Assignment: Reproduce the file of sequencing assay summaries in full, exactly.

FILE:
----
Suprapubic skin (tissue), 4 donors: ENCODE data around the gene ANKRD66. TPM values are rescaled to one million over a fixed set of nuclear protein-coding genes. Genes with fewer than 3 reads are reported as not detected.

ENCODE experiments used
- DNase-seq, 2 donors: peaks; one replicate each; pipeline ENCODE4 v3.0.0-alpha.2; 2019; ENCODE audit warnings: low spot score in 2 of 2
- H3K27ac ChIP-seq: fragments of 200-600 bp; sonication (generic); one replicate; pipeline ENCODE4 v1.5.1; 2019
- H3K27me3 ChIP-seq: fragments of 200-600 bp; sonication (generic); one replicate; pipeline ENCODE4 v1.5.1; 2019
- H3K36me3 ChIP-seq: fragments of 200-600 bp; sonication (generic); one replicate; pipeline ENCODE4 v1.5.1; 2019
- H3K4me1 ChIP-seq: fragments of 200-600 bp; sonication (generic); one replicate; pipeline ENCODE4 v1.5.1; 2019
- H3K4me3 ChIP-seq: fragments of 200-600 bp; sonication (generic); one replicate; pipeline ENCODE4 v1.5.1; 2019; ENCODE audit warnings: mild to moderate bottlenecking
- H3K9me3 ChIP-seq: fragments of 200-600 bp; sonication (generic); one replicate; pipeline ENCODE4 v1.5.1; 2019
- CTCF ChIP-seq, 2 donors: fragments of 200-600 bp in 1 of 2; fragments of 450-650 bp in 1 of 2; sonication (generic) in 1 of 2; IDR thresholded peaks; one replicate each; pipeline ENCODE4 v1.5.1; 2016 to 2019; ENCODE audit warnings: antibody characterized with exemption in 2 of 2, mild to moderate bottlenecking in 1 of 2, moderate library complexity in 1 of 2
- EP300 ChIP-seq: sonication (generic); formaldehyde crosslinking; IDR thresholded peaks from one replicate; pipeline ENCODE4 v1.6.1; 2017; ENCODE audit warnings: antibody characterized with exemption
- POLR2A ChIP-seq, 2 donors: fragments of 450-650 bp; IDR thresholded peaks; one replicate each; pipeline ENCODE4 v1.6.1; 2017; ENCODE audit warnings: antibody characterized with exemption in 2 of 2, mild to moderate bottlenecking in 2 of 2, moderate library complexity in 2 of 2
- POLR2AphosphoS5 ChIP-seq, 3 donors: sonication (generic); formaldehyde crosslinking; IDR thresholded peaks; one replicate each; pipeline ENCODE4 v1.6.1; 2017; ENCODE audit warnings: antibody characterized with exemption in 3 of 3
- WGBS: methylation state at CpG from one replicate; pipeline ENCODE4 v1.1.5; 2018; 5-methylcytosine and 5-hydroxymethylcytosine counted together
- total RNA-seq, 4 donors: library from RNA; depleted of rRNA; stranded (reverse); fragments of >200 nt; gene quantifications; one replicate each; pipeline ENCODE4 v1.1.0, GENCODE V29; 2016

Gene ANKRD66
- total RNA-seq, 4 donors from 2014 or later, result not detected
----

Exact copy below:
Suprapubic skin (tissue), 4 donors: ENCODE data around the gene ANKRD66. TPM values are rescaled to one million over a fixed set of nuclear protein-coding genes. Genes with fewer than 3 reads are reported as not detected.

ENCODE experiments used
- DNase-seq, 2 donors: peaks; one replicate each; pipeline ENCODE4 v3.0.0-alpha.2; 2019; ENCODE audit warnings: low spot score in 2 of 2
- H3K27ac ChIP-seq: fragments of 200-600 bp; sonication (generic); one replicate; pipeline ENCODE4 v1.5.1; 2019
- H3K27me3 ChIP-seq: fragments of 200-600 bp; sonication (generic); one replicate; pipeline ENCODE4 v1.5.1; 2019
- H3K36me3 ChIP-seq: fragments of 200-600 bp; sonication (generic); one replicate; pipeline ENCODE4 v1.5.1; 2019
- H3K4me1 ChIP-seq: fragments of 200-600 bp; sonication (generic); one replicate; pipeline ENCODE4 v1.5.1; 2019
- H3K4me3 ChIP-seq: fragments of 200-600 bp; sonication (generic); one replicate; pipeline ENCODE4 v1.5.1; 2019; ENCODE audit warnings: mild to moderate bottlenecking
- H3K9me3 ChIP-seq: fragments of 200-600 bp; sonication (generic); one replicate; pipeline ENCODE4 v1.5.1; 2019
- CTCF ChIP-seq, 2 donors: fragments of 200-600 bp in 1 of 2; fragments of 450-650 bp in 1 of 2; sonication (generic) in 1 of 2; IDR thresholded peaks; one replicate each; pipeline ENCODE4 v1.5.1; 2016 to 2019; ENCODE audit warnings: antibody characterized with exemption in 2 of 2, mild to moderate bottlenecking in 1 of 2, moderate library complexity in 1 of 2
- EP300 ChIP-seq: sonication (generic); formaldehyde crosslinking; IDR thresholded peaks from one replicate; pipeline ENCODE4 v1.6.1; 2017; ENCODE audit warnings: antibody characterized with exemption
- POLR2A ChIP-seq, 2 donors: fragments of 450-650 bp; IDR thresholded peaks; one replicate each; pipeline ENCODE4 v1.6.1; 2017; ENCODE audit warnings: antibody characterized with exemption in 2 of 2, mild to moderate bottlenecking in 2 of 2, moderate library complexity in 2 of 2
- POLR2AphosphoS5 ChIP-seq, 3 donors: sonication (generic); formaldehyde crosslinking; IDR thresholded peaks; one replicate each; pipeline ENCODE4 v1.6.1; 2017; ENCODE audit warnings: antibody characterized with exemption in 3 of 3
- WGBS: methylation state at CpG from one replicate; pipeline ENCODE4 v1.1.5; 2018; 5-methylcytosine and 5-hydroxymethylcytosine counted together
- total RNA-seq, 4 donors: library from RNA; depleted of rRNA; stranded (reverse); fragments of >200 nt; gene quantifications; one replicate each; pipeline ENCODE4 v1.1.0, GENCODE V29; 2016

Gene ANKRD66
- total RNA-seq, 4 donors from 2014 or later, result not detected